Devon Walker-Figueroa

Max and I were first introduced to each other in 2015 and immediately bonded through a series of ensuing e-mail and text correspondences—usually about poetry, but also about painting, glass blowing, and balloon races, among other things. In addition to this more casual exchange, I read and gave Max editorial feedback on early versions of Four Reincarnations. Indeed, I loved the poems I found within its pages so much that I ended up publishing several of them in The Iowa Review, where I serve as the poetry editor, and in Horsethief Magazine, a publication I co-founded with Justin Boening.
     In one of our last exchanges, Max sent me a drawing of a courtly man in a white powdered wig with the caption, “this is you in my heart—very esteemed.” I have yet to figure out who the man in the drawing is, but I like to imagine Max identified one of my former selves, or one of his, and gifted me with an introduction to him. If you read Four Reincarnations, he’ll likely do the same thing for you—hold up a mirror in which you see a face you’ve never seen before and know, in an instant, it’s your own.


“I want my poems to be funny and to cause pain, but not lasting pain,” Max once told me. This struck me, upon hearing it, as less a riddle than an acknowledgment—a nod to ecstatic poetry’s debt to suffering (look no further than Rilke’s “let this darkness be a bell tower / and you the bell”). Max’s poetry is abundant in ecstasy and, yes, its counterpoint: he often creates a kind of double exposure in his poems, one in which grief and anxiety underlay—and are made visible through—pleasure and discovery. Take the following passage from his poem, “The Curve,” in which we are given an image that at once invokes permanence and solidity, transience and immateriality, as well as the embryonic, the cancerous, and the cosmic—this in the span of a single tercet:

When I hear the word rock,
a translucent lump
shimmers in front of the world. 

Indeed, Max’s poetry—its high contrasts and stakes, as well as its subtleties—reminds me of Caravaggio’s paintings, with all their dramatic chiaroscuro and contradictory human conditions. I think of the way in which Caravaggio tends to fix the gaze of his viewers on the doomed or the erotic, often both at once (Judith Beheading Holofernes, Bacchus, The Fortune Teller); but I also think of his style, his predilection for placing the darkest shadows right up against the brightest of reflections, this the legerdemain which offers such a startling sense of depth—of reality—in his work. Max’s work, similarly, forces contrapuntal elements—not values of gray, but states of being—up against each other: Whether starvation touches abundance, humiliation gives way to revelation, or rebirth parameterizes erasure, the contrast is dramatic and makes evident a heightened state of reality.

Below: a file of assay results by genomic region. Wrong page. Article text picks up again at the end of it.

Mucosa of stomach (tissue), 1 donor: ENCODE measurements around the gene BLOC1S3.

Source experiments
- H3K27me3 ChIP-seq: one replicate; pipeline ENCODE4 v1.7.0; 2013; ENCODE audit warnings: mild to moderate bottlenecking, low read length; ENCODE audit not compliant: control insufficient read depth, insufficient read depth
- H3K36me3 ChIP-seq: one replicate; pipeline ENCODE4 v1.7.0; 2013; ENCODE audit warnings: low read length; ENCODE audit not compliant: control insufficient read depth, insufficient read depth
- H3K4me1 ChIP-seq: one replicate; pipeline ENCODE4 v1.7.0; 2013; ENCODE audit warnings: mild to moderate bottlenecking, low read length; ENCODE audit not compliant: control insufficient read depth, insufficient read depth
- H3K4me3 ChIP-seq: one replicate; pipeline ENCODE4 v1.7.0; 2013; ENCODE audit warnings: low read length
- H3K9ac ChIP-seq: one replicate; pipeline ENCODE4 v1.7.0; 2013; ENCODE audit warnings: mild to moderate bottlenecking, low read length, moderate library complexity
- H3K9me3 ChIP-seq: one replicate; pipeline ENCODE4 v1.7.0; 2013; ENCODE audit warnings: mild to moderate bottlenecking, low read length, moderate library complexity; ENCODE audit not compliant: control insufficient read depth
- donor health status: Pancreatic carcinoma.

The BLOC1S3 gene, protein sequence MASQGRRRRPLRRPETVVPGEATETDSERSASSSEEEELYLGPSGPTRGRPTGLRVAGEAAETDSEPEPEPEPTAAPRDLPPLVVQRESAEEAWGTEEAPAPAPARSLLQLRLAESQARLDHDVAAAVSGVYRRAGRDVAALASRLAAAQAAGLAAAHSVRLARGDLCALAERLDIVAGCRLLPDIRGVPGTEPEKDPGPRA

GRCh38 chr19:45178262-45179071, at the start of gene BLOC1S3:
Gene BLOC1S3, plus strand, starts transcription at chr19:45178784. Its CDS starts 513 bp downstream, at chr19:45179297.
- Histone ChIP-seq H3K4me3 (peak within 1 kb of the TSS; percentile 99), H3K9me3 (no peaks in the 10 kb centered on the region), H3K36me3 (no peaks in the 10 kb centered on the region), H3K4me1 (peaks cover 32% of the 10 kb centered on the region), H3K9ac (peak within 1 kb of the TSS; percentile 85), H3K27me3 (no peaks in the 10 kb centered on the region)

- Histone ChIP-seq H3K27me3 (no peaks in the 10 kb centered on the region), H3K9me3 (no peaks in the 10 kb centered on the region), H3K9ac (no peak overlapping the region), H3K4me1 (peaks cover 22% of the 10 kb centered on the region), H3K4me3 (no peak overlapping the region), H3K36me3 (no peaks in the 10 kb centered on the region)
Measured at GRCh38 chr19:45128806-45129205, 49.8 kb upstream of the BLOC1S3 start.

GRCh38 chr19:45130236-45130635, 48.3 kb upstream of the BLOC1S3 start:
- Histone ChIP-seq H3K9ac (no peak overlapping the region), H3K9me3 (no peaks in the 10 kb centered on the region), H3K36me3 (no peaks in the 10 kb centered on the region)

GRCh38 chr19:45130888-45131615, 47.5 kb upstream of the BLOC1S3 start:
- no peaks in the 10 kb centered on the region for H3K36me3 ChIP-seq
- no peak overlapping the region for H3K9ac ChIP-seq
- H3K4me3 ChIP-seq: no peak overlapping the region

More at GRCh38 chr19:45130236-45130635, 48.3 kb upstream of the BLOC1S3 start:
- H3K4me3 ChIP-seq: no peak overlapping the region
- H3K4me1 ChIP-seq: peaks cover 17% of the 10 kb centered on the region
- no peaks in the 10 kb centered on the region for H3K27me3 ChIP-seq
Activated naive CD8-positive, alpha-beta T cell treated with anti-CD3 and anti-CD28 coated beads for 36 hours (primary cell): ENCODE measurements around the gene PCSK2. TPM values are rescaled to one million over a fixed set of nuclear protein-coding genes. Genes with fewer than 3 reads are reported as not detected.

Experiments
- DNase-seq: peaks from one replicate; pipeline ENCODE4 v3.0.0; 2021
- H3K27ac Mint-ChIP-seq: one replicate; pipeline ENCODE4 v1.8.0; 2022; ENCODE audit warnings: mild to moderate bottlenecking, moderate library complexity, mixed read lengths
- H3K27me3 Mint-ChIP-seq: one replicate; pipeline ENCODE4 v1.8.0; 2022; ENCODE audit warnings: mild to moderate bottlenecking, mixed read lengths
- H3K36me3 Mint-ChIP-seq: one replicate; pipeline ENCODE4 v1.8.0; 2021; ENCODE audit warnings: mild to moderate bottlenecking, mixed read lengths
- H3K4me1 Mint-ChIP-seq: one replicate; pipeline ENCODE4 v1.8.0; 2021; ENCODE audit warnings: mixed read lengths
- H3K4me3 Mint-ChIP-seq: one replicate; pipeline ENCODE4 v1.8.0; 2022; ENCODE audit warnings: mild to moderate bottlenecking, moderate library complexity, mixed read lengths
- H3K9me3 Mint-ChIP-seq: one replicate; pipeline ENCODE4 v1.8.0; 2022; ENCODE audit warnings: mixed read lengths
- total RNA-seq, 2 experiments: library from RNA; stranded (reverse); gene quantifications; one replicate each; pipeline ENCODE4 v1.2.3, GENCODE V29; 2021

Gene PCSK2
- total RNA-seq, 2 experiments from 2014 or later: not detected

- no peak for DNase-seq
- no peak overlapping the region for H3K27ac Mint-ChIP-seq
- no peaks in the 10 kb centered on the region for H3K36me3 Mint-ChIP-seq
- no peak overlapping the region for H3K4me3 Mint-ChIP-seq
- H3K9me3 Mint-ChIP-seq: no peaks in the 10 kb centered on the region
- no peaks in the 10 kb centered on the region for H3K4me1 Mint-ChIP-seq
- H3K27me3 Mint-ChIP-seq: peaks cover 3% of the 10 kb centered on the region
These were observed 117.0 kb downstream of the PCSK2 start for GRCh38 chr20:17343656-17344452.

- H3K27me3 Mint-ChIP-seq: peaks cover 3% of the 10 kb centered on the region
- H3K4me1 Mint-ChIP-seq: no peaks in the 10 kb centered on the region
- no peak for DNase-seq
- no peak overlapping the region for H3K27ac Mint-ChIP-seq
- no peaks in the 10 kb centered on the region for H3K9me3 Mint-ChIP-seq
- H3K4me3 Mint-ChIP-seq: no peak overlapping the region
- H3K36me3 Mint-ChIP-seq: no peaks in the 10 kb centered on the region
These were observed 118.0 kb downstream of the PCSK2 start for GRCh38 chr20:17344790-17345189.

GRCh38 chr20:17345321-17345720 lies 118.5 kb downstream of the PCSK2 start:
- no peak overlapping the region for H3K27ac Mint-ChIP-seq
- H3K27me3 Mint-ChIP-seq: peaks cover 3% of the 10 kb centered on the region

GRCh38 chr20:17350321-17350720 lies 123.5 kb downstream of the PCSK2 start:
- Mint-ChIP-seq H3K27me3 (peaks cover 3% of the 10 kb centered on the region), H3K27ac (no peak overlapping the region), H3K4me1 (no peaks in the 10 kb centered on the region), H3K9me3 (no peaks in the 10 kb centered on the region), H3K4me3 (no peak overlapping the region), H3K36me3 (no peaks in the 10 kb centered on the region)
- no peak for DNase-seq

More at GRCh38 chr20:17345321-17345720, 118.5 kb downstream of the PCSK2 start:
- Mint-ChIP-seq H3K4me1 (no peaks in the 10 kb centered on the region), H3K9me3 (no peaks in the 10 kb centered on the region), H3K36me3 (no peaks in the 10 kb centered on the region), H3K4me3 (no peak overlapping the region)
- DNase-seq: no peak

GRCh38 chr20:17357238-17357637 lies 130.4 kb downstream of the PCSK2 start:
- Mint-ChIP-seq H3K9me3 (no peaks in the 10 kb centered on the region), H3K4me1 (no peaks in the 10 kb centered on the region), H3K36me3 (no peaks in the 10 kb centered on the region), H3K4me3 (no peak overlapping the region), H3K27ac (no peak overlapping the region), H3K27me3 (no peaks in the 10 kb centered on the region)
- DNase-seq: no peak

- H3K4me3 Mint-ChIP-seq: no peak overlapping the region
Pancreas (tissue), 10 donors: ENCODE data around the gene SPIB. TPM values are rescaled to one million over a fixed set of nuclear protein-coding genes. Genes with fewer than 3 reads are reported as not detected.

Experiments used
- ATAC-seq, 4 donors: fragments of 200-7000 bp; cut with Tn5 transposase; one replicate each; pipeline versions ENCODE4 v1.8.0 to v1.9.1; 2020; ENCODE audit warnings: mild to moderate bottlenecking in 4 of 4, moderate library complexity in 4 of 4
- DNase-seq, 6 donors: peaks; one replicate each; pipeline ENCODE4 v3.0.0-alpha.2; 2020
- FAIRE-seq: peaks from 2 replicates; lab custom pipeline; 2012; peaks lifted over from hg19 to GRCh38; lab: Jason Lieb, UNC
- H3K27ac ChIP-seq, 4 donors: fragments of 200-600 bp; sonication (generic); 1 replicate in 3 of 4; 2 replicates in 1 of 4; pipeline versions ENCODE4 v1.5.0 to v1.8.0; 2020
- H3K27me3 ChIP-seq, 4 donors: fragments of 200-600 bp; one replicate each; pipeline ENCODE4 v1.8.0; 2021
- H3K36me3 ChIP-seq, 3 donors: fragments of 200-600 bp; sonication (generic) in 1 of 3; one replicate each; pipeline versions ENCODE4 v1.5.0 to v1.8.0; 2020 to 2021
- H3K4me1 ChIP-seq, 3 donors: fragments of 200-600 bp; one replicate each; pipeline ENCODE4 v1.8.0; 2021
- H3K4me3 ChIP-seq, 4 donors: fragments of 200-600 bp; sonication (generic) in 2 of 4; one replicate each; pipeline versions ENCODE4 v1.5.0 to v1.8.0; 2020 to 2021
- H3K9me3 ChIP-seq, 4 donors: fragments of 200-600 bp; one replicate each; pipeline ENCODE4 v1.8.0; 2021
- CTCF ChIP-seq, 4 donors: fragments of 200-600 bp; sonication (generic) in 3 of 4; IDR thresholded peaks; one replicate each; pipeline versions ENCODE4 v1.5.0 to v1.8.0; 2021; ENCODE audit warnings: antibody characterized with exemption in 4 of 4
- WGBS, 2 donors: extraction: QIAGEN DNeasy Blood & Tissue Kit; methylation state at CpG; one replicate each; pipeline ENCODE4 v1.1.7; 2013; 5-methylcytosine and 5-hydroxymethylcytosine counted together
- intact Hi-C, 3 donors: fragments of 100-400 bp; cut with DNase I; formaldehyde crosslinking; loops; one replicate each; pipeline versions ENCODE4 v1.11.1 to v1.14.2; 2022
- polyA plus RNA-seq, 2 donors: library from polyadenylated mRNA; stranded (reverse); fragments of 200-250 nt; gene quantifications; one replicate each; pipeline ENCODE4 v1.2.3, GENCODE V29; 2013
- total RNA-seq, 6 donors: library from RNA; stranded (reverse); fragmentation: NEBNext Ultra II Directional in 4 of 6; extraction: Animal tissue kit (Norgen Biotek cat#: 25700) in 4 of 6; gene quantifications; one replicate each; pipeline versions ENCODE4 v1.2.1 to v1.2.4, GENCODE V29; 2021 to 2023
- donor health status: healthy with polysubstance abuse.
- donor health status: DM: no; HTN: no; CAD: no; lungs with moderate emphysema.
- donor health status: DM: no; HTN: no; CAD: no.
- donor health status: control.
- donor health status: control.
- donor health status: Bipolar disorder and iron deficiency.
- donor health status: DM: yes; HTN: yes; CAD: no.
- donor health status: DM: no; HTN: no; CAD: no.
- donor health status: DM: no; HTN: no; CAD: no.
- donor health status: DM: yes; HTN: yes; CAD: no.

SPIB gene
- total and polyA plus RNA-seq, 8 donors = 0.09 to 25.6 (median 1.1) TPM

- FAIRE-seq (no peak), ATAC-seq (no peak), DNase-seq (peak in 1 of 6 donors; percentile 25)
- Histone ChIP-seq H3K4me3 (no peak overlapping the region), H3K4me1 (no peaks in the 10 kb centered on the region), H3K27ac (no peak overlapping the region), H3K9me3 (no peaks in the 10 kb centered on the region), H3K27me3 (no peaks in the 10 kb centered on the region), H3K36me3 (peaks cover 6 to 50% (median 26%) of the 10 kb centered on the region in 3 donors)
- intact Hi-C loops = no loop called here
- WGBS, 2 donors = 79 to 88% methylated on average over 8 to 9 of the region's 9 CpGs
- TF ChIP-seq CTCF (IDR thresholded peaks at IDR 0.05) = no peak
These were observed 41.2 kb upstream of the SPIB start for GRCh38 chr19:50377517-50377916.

“The bed is on fire,” opens the book, “and are you laughing?” Emergency—that intensification of the at-hand—thus initiates us into the world of Four Reincarnations and serves as nothing less than architecture, nothing more than the drama that undergirds living.The bed is on fire!—at once feverish in the erotic sense, but also in the sickbed sense, the poem lets us know it is ringing in more than one octave. Then the question: are you laughing? As in, have you forgotten life, not just death, is a joke the body plays upon the soul? And, will you laugh with me? Will you hold this body of text in your hands and find delight within its fevers?

“You leave the bed / and leave me without thought,” the poem concludes, its last four words serving double duty as adverbial phrase and noun clause. Then, in “The Senses,” just two poems further into the collection, we are given a “picture of dissatisfaction / that loves to be thought.” Note the way in which “thought” is permitted to act as both verb and noun, as interior action and interior object chasing its own tail as if it were the translucent koi gracing the cover of the book. Before the end of the first section, we then encounter the brilliant homophonic play in “Poem to My Litter,” wherein the speaker’s “litter” is not only composed of mice who have—like him—endured experimental cancer therapies, but comprises the readers of the poem, the children the speaker has never had, and that litter which is chaff.

So Max shows he is at home with wordplay subtle and overt, with rhetorical inversions and doubling—as at home as if he were one of the Metaphysical or Elizabethan poets. In his unabashed approach to human emotion, his willingness to lay bare his interiority (“I wish you would let me know / how difficult it is to love me”), and in his fearless leaps of imagination and music (“Just like neurons fire into a mind, / part habit, part chaos, / so too the world’s voices fire into a God”), Max shows us his is an imagination beyond any given school of thought. Indeed, his mind moves by such perilous bounds as to give us the unprecedented image above—that of humans as neighboring neurons, the exchange of their voices the very synapses of god.